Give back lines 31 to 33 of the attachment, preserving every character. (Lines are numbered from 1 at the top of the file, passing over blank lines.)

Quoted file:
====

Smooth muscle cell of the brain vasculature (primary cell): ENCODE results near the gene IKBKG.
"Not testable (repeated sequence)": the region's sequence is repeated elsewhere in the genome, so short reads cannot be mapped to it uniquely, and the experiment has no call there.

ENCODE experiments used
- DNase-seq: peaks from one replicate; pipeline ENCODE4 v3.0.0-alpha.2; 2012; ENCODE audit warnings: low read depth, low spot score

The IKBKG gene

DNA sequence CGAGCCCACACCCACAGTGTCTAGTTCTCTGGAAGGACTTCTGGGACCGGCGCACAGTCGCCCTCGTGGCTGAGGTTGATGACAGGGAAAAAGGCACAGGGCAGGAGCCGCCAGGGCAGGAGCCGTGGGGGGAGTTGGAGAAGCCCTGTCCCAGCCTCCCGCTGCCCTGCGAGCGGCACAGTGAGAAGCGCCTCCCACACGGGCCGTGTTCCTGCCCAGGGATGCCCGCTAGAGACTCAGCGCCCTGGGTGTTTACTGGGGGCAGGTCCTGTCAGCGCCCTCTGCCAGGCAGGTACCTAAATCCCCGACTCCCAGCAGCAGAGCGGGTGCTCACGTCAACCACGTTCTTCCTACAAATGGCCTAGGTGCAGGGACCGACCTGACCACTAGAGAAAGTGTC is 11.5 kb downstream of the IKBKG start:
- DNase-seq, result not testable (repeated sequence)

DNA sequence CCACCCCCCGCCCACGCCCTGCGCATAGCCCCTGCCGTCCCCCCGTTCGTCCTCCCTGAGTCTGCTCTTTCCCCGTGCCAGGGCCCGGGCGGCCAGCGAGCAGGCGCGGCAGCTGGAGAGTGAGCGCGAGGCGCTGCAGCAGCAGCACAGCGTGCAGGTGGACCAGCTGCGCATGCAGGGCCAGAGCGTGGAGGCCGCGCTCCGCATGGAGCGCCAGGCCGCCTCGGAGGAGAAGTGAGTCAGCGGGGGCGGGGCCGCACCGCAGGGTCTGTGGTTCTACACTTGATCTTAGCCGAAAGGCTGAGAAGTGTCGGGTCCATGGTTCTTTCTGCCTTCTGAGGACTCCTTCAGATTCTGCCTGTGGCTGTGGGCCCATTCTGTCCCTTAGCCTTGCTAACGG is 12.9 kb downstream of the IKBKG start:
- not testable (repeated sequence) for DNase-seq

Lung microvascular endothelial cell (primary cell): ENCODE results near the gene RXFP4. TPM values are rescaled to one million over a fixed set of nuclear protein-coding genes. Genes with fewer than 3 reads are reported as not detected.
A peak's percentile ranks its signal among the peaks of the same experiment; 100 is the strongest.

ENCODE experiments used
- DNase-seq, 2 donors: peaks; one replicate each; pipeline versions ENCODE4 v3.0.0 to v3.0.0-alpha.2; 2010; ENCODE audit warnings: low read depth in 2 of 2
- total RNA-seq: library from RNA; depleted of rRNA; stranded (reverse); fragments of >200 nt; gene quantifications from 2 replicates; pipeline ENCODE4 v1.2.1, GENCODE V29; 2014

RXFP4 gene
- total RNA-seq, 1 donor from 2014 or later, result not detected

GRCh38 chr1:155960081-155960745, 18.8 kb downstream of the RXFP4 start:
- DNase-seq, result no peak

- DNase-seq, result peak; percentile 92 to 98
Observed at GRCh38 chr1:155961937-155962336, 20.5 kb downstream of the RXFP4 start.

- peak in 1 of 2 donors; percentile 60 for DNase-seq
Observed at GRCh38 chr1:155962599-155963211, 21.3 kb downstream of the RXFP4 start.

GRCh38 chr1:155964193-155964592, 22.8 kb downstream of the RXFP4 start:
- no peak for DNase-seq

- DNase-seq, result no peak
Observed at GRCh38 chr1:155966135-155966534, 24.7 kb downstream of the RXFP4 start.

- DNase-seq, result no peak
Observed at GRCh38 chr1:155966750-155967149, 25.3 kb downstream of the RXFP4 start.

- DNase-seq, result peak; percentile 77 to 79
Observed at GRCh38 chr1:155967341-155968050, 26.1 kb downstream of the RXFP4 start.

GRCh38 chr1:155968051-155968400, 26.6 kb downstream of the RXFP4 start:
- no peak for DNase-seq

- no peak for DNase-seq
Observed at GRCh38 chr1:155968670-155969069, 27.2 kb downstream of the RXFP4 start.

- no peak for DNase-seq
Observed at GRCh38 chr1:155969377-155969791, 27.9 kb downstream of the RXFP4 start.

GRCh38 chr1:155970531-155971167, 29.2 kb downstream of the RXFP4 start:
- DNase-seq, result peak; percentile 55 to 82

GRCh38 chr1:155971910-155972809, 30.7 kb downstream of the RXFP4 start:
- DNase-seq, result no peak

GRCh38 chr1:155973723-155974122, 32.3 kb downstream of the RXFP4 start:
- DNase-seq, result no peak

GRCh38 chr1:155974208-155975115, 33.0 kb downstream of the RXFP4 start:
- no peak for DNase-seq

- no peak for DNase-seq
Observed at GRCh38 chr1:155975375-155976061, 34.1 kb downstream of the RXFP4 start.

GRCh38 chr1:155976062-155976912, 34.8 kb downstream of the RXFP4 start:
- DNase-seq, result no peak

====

GRCh38 chr1:155968051-155968400, 26.6 kb downstream of the RXFP4 start:
- no peak for DNase-seq

- no peak for DNase-seq